Obviously, the additional-feature-detector hypothesis (Bishop et al., 2005), which is suited to explain the absence of MMN to the rare exclusion of a FM observed in the present study, forms a special case of the fresh-afferent neuronal activity account for MMN (e.g., May and Tiitinen, 2010). Thus, following the law of parsimony, our results seem to be in favor of the fresh-afferent neuronal activity account of MMN. However, this does – of course – not rule out the existence of the memory-based comparison mechanism. But how can we then explain the absence of MMN to the exclusion of a FM in the present study? In our opinion, it seems possible that the postulated memory-based comparison mechanism relies on an exact temporal match between the regularity representation and the current sound. As the deviant did not include a transient (except sound onset) the comparison mechanism may have not been able to temporarily align the deviant information to the regularity representation. In other words, the comparison mechanism seems to need a transient in order to being able to work properly. As such transients result in the elicitation of N1, it is suggested that the processes underlying N1 may play an important role in aligning the representations of deviant and standard underlying MMN. The functional significance of N1 as an indicator for segmenting the sound input (Fishbach et al., 2001), feature encoding (Näätänen, et al., 2011), and initializing new regularities (Winkler et al., 2009) has already been acknowledged in previous studies. The present suggestion, according to which the processes underlying N1 also serve the correct temporal alignment of the comparison process underlying MMN, is rather speculative. However, there exists corroborating evidence for this idea from structurally similar MMN findings: Although MMN elicited by intensity decrements increases with decreasing the intensity of the deviant over a wide intensity range (e.g., Näätänen et al., 1989), no MMN is elicited when the deviant becomes too soft or when the sound is omitted (e.g., Yabe et al., 1997; Takegata et al., 2011; unless the omission falls within the temporal window of integration). Again, in the absence of a proper perceptual unit with a fixed onset, the comparison mechanism can hardly align the “deviant” information to the regularity representation. Importantly, also the fresh-afferent neuronal activity account of MMN cannot explain why there is no MMN in the FM late condition, although there is a transient in the sound which is sufficient to result in MMN in the FM early condition. One might wonder, whether the lack of MMN in FM late is due to a jitter in the deviance detection process. However, this can be ruled out as in the individual ERPs from 12 of 13 participants no “smeared” MMN is observable. Thus, neither the fresh-afferent neuronal activity nor the memory-based comparison account of MMN can satisfactorily explain the full pattern of results.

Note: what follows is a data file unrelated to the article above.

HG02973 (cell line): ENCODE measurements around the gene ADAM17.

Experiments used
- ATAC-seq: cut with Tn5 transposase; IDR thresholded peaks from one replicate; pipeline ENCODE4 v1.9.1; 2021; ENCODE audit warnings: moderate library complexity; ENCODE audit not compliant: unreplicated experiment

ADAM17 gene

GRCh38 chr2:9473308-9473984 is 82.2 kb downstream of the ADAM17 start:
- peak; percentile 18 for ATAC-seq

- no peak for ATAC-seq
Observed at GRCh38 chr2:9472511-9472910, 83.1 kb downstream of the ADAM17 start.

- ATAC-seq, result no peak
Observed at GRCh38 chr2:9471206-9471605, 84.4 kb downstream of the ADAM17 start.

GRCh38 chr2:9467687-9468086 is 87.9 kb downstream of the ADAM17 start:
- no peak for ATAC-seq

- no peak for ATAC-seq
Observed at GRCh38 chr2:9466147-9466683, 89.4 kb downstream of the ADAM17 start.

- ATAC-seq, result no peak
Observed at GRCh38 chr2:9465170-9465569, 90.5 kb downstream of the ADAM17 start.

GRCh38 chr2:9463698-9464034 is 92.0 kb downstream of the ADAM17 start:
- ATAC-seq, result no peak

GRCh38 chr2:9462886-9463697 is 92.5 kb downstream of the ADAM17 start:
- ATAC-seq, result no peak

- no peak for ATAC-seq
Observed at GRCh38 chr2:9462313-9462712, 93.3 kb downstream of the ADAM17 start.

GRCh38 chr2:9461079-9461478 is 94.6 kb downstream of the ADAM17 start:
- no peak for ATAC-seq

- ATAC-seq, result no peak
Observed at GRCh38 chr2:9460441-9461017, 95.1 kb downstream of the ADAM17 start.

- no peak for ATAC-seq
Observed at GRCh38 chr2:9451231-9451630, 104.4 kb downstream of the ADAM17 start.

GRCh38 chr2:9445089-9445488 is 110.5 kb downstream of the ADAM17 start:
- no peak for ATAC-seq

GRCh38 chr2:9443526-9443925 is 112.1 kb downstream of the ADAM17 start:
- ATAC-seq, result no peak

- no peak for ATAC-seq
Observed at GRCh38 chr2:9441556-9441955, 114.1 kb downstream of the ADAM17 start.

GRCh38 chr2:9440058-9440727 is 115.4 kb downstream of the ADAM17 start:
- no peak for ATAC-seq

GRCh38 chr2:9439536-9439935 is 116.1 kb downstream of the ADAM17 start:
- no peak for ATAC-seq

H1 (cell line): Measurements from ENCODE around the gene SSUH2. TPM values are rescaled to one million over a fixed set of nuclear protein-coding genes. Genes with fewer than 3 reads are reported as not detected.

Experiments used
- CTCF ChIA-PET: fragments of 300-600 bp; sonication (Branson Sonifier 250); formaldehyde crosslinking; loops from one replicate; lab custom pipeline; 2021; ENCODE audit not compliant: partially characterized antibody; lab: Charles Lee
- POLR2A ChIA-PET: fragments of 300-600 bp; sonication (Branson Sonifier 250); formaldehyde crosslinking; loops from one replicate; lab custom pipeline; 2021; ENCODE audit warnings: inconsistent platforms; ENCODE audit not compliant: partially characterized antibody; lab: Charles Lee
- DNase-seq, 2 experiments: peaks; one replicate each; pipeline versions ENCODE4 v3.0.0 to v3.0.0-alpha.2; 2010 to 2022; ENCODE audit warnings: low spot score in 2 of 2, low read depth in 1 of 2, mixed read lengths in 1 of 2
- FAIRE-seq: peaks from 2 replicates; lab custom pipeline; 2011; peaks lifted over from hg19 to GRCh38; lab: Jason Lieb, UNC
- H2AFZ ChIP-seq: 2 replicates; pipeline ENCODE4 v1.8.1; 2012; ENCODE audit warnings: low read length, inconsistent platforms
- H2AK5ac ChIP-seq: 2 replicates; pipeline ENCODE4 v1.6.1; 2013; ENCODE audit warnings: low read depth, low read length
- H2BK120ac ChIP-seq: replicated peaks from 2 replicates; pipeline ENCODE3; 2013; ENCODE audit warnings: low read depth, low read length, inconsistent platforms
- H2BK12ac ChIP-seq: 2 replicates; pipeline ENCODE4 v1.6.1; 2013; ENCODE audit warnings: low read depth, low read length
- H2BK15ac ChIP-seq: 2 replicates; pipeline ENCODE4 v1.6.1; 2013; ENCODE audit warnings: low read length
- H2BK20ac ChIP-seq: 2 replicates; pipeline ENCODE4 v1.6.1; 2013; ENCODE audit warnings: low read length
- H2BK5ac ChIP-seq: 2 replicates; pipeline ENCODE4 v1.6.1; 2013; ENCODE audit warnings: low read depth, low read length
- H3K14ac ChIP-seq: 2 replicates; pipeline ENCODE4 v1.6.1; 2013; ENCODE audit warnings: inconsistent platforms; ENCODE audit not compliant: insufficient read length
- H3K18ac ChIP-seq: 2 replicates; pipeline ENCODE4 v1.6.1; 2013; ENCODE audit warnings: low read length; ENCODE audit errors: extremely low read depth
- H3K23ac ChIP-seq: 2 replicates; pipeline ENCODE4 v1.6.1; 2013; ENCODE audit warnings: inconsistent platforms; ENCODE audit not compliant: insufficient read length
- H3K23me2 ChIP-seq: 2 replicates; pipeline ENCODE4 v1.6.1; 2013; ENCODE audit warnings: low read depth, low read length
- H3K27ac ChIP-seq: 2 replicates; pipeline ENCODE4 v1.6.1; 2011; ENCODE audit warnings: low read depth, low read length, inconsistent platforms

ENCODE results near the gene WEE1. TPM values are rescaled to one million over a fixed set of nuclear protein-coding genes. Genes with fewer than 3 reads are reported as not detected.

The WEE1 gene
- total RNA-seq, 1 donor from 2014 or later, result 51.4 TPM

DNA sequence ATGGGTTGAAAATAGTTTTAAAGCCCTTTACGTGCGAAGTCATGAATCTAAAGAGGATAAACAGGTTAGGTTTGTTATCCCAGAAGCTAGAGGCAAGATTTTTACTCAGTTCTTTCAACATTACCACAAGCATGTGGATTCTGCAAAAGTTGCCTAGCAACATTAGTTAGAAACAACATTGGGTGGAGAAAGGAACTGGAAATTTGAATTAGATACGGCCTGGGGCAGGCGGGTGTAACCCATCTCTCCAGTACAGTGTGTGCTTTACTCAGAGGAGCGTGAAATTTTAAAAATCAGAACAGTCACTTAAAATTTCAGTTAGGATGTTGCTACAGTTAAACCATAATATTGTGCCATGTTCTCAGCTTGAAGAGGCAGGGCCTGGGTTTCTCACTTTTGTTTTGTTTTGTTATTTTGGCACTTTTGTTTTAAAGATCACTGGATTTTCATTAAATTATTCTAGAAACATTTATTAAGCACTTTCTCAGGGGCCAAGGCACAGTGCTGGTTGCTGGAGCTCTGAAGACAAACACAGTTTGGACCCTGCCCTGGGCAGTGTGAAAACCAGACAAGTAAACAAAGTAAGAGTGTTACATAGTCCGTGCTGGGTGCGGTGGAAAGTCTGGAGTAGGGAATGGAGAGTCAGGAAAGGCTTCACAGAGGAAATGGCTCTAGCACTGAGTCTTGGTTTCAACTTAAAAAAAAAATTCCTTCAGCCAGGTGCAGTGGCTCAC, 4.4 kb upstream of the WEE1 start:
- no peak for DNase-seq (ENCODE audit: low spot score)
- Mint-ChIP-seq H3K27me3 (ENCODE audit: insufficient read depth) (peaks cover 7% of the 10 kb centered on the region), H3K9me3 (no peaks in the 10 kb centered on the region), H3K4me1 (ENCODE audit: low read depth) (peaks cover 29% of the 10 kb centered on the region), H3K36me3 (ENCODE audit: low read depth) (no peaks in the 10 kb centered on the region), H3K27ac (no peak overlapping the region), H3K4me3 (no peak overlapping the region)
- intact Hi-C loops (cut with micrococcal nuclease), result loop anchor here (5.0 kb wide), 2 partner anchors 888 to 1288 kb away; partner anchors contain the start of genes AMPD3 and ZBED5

Conclusion